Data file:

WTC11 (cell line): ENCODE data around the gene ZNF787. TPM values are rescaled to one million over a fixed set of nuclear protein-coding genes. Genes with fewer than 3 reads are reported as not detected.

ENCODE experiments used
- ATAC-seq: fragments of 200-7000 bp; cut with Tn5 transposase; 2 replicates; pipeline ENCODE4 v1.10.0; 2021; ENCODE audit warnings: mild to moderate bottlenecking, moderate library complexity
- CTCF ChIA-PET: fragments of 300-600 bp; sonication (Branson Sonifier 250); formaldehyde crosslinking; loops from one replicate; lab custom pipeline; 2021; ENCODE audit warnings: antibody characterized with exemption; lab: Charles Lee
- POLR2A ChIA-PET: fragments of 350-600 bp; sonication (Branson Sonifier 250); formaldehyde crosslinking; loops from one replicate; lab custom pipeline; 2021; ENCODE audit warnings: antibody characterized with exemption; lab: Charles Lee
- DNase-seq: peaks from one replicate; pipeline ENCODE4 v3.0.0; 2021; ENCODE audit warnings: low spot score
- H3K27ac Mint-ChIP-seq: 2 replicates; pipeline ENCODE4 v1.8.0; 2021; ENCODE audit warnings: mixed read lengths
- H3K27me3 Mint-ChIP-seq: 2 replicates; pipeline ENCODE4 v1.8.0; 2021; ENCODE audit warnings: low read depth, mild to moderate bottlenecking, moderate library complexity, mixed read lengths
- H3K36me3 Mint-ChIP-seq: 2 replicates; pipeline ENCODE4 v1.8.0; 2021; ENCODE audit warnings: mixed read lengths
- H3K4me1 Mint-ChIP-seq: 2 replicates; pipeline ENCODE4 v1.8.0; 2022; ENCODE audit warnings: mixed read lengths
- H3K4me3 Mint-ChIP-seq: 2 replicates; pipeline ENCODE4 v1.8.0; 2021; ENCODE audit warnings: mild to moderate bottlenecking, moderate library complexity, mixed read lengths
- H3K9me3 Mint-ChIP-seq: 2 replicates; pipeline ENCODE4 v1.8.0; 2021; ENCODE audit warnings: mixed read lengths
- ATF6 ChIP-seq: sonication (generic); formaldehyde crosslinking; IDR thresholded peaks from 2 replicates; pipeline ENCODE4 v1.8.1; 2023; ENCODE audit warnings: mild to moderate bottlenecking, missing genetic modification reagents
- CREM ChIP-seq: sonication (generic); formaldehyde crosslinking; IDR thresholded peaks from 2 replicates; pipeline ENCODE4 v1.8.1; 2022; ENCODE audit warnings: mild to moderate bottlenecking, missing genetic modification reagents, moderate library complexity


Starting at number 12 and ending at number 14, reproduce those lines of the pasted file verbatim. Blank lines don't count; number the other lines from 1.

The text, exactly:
- H3K9me3 Mint-ChIP-seq: 2 replicates; pipeline ENCODE4 v1.8.0; 2021; ENCODE audit warnings: mixed read lengths
- ATF6 ChIP-seq: sonication (generic); formaldehyde crosslinking; IDR thresholded peaks from 2 replicates; pipeline ENCODE4 v1.8.1; 2023; ENCODE audit warnings: mild to moderate bottlenecking, missing genetic modification reagents
- CREM ChIP-seq: sonication (generic); formaldehyde crosslinking; IDR thresholded peaks from 2 replicates; pipeline ENCODE4 v1.8.1; 2022; ENCODE audit warnings: mild to moderate bottlenecking, missing genetic modification reagents, moderate library complexity